By Emily Weiss
By Emily Weiss
By Emily Weiss
By Hannah Sayle
By Emily Weiss
By Emily Weiss
By Emily Weiss
By Emily Weiss
Market and Deli
4100 Minnetonka Blvd.,
St. Louis Park
3238 W. Lake St., Minneapolis
When he was a kid growing up in St. Louis Park, Stewart Fishman and his family would sometimes go out to eat at the old Boulevard Del. They served kosher-style food there: matzo ball soup, corned beef, bialys, knishes.
Fishman loved the food at the Boulevard, and at other now-defunct local delicatessens like Bernie's and the Lincoln Del. It was Jewish comfort food--warm, reassuring, and ethnically correct--but none of it, save the pickles and the packaged dry goods sold in the markets, was certified kosher.
This didn't mean much to young Fishman. He was Jewish, but like most Minnesota Jews, he didn't grow up in a kosher household. Later, he went away to college in Boston, and his interest in observing the laws of Judaism grew. "When I was in college I started keeping kosher a little bit," Fishman recalls. "As the years passed, I got more and more committed to it."
In a big East Coast city like Boston, with its large Jewish population and seemingly unlimited number of kashrut-approved restaurants, bakeries, and markets, keeping kosher wasn't such a big deal. Later, Fishman moved to Madison to finish his engineering degree, and then back home to Minnesota. He and his family kept kosher at home, and practiced a "modified" version in restaurants.
"Like many people who keep kosher, I would go to a restaurant and eat vegetarian food," Fishman says. One of the basic principals of kosher is not mixing meat and dairy. The processing of kosher meat also needs to be overseen by a rabbi, so many kosher Jews eat only vegetarian food at restaurants.
"It was okay. It was what I was used to," Fishman says. "But I missed having places nearby where everything was kosher, where I could eat meat dishes, where I didn't have to scan the labels or investigate the recipes."
Then, in 1995, Fishman was laid off from his job as an electrical engineer, and a friend suggested that he get into the deli business. "To tell the truth, it wasn't my dream," Fishman laughs. "I've always loved food, but I never pictured myself in the food business. We had this neighborhood store, and the guy who owned it was running into a lot of competition from the big mega grocery stores. He had put in a small selection of kosher foods, and a lot of people in the neighborhood were shopping there."
But the store's owner was having health problems and planning to sell the business--or even shut it down. Fishman knew that losing such a resource would be a blow to the St. Louis Park neighborhood. He offered to buy the store. He just had to raise the money.
"I contacted area synagogues, collected addresses, and sent out letters to people we thought were kosher," he says. "I also called them. The idea was that they could help me with the down payment for the store if they gave me money, $500 or $1,000. I promised that I would pay them back with groceries over the years. The response was overwhelmingly positive."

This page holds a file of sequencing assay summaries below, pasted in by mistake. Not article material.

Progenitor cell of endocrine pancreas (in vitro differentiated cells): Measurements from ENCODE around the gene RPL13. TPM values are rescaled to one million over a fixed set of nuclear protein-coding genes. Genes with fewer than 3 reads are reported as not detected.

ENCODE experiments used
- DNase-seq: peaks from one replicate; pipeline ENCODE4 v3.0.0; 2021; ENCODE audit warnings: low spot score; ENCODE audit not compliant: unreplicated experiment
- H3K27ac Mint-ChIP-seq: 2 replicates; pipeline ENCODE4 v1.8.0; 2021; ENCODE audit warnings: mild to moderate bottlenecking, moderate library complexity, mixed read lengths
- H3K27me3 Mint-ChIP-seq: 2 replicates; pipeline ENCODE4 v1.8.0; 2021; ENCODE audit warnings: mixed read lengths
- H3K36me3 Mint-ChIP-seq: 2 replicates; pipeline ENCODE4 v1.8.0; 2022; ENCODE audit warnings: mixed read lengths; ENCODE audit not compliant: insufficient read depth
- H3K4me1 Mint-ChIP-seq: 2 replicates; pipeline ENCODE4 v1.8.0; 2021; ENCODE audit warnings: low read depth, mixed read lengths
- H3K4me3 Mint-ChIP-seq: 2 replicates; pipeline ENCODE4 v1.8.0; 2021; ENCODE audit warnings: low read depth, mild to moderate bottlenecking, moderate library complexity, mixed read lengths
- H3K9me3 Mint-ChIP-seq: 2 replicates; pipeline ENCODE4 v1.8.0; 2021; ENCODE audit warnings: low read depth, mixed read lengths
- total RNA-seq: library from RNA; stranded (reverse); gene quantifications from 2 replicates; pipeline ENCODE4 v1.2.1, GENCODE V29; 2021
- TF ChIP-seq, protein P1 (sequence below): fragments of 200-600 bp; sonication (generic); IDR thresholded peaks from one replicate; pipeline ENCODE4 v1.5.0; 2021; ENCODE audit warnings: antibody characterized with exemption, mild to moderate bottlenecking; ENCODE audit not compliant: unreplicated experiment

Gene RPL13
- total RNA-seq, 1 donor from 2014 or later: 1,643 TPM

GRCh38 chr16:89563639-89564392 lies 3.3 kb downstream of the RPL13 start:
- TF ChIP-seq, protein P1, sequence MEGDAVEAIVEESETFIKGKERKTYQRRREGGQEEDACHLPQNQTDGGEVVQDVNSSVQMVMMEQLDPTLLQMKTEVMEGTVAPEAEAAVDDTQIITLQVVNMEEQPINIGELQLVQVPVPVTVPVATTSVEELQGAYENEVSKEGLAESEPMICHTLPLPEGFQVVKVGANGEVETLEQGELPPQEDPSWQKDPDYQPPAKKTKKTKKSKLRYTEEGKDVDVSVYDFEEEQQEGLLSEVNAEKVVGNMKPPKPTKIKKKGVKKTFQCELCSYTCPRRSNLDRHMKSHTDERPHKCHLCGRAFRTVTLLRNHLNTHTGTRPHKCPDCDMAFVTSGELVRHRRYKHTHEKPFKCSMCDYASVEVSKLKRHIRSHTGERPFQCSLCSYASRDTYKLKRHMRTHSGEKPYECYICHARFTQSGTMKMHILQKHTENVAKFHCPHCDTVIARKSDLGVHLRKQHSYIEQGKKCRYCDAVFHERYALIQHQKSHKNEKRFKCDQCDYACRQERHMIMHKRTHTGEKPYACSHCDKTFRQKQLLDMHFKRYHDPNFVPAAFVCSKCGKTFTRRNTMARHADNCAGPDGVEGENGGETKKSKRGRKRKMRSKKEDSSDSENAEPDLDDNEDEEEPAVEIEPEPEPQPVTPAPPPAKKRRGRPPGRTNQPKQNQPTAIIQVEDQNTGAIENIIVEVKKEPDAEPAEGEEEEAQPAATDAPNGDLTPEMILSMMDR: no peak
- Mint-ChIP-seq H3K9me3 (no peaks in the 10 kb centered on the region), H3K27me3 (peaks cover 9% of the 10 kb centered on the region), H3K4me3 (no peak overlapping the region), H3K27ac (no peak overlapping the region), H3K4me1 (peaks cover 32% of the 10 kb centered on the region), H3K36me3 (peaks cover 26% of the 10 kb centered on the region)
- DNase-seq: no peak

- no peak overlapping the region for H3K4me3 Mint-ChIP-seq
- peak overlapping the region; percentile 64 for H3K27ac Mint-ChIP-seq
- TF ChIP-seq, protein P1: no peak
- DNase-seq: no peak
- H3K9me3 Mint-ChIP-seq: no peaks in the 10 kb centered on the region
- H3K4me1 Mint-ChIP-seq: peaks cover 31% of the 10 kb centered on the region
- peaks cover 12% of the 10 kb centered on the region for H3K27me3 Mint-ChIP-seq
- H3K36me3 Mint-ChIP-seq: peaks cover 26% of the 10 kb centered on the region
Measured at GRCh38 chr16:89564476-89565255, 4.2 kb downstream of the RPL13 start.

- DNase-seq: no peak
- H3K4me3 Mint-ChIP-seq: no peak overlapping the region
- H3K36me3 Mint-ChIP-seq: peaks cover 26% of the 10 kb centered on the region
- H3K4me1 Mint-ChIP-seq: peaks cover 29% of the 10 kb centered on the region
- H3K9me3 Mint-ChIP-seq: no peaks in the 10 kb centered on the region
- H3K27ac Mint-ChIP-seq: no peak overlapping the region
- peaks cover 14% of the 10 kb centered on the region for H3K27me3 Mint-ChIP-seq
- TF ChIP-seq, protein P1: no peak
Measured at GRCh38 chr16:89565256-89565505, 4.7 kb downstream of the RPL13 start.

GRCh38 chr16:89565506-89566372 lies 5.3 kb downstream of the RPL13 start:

So positive that Fishman collected $70,000, bought the store, and beefed up its kosher offerings. "The money came from the community at large--not just the orthodox community," he says. Fishman's Kosher opened in January 1995, offering a small selection of dry groceries, a deli, and a butcher shop. The spot quickly became a neighborhood favorite.
"We had a little deli counter," Fishman recalls. "But we didn't really have enough space. What people wanted was a place where they could shop and get something to eat."
In 2001, the store moved a few blocks down into the old Lincoln Del building on Minnetonka Boulevard. In addition to standbys, Fishman's now has an on-site bakery where they make sweets and challah. "Our challah is earning quite a reputation," Fishman says. "I've got people who drive 20 miles one way every Friday just to get a loaf or two."
Fishman's counter-service deli can seat up to 50, and in October 2001, he hired Culinary Institute of America-trained chef Ron Procenko, former executive chef at Murray's, to oversee his food service division. "Ron's not Jewish," Fishman says. "He came here because he wanted to learn something new. He wanted to be able to use his creative talents to adapt recipes to meet kosher standards."
One of Procenko's innovations was the kosher buffet, with themed offerings like Oriental, Italian, and Hanukkah, with sweet and sour meatballs, potato latkes, and zucchini gelt. "Our customers sometimes want a break from the regular deli fare," Fishman says. "We want to show people that there are many ways to prepare kosher foods."
Fishman's also caters bar and bat mitzvahs, weddings, anniversaries, and funerals, but wants to emphasize that his customer base isn't limited to Minnesota's 45,000 Jews. "We don't cater just to kosher consumers," Fishman says. "Our marketing is largely geared towards the greater community. We serve good food that's kosher--rather than kosher food that's good."